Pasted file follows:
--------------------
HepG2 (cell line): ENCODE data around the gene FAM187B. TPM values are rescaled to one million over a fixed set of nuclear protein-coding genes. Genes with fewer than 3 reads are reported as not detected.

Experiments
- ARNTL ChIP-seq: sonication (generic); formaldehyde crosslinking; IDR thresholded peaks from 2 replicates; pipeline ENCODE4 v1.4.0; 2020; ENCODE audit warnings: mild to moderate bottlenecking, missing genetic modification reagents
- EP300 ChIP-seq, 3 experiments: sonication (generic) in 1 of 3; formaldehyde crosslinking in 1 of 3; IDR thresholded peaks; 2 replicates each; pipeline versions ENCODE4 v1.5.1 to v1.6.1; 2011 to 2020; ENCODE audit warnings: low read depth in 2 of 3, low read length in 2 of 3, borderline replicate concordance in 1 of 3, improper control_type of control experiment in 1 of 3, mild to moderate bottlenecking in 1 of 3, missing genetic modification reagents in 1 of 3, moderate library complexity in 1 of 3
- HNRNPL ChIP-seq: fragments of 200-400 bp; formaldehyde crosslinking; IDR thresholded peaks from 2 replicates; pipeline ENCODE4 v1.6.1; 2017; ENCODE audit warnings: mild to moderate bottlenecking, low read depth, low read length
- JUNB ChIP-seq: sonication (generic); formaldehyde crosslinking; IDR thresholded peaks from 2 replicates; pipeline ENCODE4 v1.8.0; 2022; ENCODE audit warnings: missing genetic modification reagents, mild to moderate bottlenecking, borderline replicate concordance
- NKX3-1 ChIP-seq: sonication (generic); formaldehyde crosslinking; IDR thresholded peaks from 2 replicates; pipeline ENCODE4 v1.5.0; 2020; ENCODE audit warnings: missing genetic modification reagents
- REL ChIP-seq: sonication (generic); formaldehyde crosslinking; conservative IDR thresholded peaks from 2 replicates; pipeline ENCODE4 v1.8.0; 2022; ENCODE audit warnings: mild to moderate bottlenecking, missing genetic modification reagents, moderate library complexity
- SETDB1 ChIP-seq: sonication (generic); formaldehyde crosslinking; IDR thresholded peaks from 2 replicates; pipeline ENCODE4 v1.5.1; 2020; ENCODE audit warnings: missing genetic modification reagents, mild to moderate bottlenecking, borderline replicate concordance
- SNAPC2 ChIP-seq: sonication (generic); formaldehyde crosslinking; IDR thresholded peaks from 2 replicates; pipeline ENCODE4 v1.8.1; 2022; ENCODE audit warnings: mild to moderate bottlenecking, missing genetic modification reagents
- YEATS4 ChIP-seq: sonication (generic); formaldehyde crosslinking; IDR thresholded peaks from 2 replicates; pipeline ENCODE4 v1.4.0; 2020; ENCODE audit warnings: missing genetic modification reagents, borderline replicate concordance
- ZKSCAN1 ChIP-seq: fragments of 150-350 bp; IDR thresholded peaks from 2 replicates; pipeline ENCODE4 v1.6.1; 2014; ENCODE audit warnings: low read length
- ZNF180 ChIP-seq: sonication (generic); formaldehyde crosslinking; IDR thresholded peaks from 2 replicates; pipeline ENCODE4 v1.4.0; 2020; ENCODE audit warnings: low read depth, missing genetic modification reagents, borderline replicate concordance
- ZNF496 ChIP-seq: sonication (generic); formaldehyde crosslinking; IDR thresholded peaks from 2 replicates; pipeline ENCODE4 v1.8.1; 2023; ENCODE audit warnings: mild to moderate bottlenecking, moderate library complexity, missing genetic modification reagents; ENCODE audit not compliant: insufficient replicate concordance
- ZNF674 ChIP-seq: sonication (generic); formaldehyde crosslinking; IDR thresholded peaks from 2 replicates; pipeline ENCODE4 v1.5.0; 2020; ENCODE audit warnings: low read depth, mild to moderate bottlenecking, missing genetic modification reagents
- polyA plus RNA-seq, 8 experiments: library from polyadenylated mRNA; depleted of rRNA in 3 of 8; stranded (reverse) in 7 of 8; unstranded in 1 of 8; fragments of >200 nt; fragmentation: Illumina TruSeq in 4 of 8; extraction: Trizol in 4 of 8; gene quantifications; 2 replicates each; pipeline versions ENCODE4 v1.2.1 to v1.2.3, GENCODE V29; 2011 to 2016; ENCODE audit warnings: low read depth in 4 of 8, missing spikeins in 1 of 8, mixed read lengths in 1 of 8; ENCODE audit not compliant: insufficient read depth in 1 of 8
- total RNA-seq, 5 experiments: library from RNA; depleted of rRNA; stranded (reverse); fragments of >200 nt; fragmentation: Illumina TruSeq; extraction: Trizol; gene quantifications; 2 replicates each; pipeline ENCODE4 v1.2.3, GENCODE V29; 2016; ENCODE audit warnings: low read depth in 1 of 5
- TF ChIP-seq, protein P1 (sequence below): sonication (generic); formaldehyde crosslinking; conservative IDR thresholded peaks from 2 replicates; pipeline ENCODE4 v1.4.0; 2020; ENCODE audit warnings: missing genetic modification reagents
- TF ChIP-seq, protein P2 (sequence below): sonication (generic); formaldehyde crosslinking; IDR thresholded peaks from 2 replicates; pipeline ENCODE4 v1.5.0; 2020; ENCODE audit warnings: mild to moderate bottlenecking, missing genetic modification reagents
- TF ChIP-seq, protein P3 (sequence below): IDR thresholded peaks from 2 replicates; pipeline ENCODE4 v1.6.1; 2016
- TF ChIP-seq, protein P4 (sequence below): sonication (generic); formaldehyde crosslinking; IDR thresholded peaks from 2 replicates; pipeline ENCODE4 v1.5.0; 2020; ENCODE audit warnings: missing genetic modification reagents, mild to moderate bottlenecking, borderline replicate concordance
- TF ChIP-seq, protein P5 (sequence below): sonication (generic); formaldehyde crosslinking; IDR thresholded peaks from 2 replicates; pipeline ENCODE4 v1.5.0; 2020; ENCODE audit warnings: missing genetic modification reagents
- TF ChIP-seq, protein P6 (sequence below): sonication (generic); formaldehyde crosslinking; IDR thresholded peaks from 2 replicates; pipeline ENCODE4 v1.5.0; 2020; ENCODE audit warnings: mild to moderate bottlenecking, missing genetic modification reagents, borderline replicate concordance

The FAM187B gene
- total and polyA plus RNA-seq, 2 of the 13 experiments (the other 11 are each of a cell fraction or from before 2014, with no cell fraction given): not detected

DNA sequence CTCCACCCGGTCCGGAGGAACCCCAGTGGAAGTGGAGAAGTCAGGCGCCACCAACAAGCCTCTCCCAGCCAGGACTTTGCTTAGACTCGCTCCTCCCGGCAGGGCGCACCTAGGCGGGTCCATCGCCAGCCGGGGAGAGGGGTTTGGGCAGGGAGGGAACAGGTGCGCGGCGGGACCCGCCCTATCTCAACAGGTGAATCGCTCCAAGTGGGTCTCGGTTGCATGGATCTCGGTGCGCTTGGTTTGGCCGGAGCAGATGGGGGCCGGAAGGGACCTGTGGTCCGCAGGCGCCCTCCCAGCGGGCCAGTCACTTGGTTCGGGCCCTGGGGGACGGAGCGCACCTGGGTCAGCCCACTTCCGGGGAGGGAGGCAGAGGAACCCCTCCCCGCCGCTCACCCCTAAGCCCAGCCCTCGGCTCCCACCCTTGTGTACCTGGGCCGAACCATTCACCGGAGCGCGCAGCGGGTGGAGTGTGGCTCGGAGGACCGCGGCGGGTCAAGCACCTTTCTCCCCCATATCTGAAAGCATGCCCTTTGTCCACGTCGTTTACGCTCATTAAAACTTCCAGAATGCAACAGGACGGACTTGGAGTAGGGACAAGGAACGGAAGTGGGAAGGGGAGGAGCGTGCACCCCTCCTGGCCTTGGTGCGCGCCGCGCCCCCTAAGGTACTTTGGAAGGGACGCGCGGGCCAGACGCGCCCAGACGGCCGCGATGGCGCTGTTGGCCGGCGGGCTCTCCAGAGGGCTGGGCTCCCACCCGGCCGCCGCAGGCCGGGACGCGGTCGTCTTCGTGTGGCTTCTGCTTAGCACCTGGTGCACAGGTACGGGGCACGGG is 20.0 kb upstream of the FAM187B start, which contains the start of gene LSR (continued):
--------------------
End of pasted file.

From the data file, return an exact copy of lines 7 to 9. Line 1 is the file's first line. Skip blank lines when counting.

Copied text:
- NKX3-1 ChIP-seq: sonication (generic); formaldehyde crosslinking; IDR thresholded peaks from 2 replicates; pipeline ENCODE4 v1.5.0; 2020; ENCODE audit warnings: missing genetic modification reagents
- REL ChIP-seq: sonication (generic); formaldehyde crosslinking; conservative IDR thresholded peaks from 2 replicates; pipeline ENCODE4 v1.8.0; 2022; ENCODE audit warnings: mild to moderate bottlenecking, missing genetic modification reagents, moderate library complexity
- SETDB1 ChIP-seq: sonication (generic); formaldehyde crosslinking; IDR thresholded peaks from 2 replicates; pipeline ENCODE4 v1.5.1; 2020; ENCODE audit warnings: missing genetic modification reagents, mild to moderate bottlenecking, borderline replicate concordance